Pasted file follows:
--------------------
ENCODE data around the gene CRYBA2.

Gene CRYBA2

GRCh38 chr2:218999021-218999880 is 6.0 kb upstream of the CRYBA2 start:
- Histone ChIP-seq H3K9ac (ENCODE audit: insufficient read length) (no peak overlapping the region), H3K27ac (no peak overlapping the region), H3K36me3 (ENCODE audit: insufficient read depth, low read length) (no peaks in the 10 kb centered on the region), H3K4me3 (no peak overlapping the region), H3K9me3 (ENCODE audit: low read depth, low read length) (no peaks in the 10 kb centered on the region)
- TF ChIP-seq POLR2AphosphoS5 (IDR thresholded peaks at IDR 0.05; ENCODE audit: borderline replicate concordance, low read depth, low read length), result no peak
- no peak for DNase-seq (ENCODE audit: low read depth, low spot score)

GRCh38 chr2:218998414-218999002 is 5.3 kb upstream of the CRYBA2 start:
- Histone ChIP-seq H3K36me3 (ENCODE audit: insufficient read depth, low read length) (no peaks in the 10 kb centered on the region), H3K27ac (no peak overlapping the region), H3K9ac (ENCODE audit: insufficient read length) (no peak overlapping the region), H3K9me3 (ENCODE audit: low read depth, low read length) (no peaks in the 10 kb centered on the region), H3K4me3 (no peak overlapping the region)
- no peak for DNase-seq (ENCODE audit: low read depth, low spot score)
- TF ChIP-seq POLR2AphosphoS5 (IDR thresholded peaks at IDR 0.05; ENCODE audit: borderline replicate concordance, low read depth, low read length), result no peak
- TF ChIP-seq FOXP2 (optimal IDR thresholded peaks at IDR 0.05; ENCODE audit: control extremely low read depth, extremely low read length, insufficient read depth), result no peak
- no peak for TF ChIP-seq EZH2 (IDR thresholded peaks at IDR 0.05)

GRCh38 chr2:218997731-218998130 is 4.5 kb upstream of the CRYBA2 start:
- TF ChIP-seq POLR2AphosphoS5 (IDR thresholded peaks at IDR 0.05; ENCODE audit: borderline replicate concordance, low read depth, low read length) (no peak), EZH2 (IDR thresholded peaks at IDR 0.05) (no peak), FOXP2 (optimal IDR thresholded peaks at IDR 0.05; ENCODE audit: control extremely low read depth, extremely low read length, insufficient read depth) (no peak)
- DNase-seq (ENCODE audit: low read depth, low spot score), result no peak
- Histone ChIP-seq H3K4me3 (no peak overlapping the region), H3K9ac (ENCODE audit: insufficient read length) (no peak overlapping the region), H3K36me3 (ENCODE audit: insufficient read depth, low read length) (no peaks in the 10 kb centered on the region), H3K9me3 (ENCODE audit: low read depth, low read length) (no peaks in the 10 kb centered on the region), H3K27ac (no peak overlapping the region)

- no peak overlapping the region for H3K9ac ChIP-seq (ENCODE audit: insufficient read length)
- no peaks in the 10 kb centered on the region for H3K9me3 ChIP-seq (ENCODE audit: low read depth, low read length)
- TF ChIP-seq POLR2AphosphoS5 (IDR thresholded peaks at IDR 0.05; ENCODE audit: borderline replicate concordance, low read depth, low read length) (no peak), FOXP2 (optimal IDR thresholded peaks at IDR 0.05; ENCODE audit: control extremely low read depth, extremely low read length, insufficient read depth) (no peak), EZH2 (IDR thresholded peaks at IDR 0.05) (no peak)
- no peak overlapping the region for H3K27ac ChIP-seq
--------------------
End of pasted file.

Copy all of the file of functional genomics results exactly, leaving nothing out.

ENCODE data around the gene CRYBA2.

Gene CRYBA2

GRCh38 chr2:218999021-218999880 is 6.0 kb upstream of the CRYBA2 start:
- Histone ChIP-seq H3K9ac (ENCODE audit: insufficient read length) (no peak overlapping the region), H3K27ac (no peak overlapping the region), H3K36me3 (ENCODE audit: insufficient read depth, low read length) (no peaks in the 10 kb centered on the region), H3K4me3 (no peak overlapping the region), H3K9me3 (ENCODE audit: low read depth, low read length) (no peaks in the 10 kb centered on the region)
- TF ChIP-seq POLR2AphosphoS5 (IDR thresholded peaks at IDR 0.05; ENCODE audit: borderline replicate concordance, low read depth, low read length), result no peak
- no peak for DNase-seq (ENCODE audit: low read depth, low spot score)

GRCh38 chr2:218998414-218999002 is 5.3 kb upstream of the CRYBA2 start:
- Histone ChIP-seq H3K36me3 (ENCODE audit: insufficient read depth, low read length) (no peaks in the 10 kb centered on the region), H3K27ac (no peak overlapping the region), H3K9ac (ENCODE audit: insufficient read length) (no peak overlapping the region), H3K9me3 (ENCODE audit: low read depth, low read length) (no peaks in the 10 kb centered on the region), H3K4me3 (no peak overlapping the region)
- no peak for DNase-seq (ENCODE audit: low read depth, low spot score)
- TF ChIP-seq POLR2AphosphoS5 (IDR thresholded peaks at IDR 0.05; ENCODE audit: borderline replicate concordance, low read depth, low read length), result no peak
- TF ChIP-seq FOXP2 (optimal IDR thresholded peaks at IDR 0.05; ENCODE audit: control extremely low read depth, extremely low read length, insufficient read depth), result no peak
- no peak for TF ChIP-seq EZH2 (IDR thresholded peaks at IDR 0.05)

GRCh38 chr2:218997731-218998130 is 4.5 kb upstream of the CRYBA2 start:
- TF ChIP-seq POLR2AphosphoS5 (IDR thresholded peaks at IDR 0.05; ENCODE audit: borderline replicate concordance, low read depth, low read length) (no peak), EZH2 (IDR thresholded peaks at IDR 0.05) (no peak), FOXP2 (optimal IDR thresholded peaks at IDR 0.05; ENCODE audit: control extremely low read depth, extremely low read length, insufficient read depth) (no peak)
- DNase-seq (ENCODE audit: low read depth, low spot score), result no peak
- Histone ChIP-seq H3K4me3 (no peak overlapping the region), H3K9ac (ENCODE audit: insufficient read length) (no peak overlapping the region), H3K36me3 (ENCODE audit: insufficient read depth, low read length) (no peaks in the 10 kb centered on the region), H3K9me3 (ENCODE audit: low read depth, low read length) (no peaks in the 10 kb centered on the region), H3K27ac (no peak overlapping the region)

- no peak overlapping the region for H3K9ac ChIP-seq (ENCODE audit: insufficient read length)
- no peaks in the 10 kb centered on the region for H3K9me3 ChIP-seq (ENCODE audit: low read depth, low read length)
- TF ChIP-seq POLR2AphosphoS5 (IDR thresholded peaks at IDR 0.05; ENCODE audit: borderline replicate concordance, low read depth, low read length) (no peak), FOXP2 (optimal IDR thresholded peaks at IDR 0.05; ENCODE audit: control extremely low read depth, extremely low read length, insufficient read depth) (no peak), EZH2 (IDR thresholded peaks at IDR 0.05) (no peak)
- no peak overlapping the region for H3K27ac ChIP-seq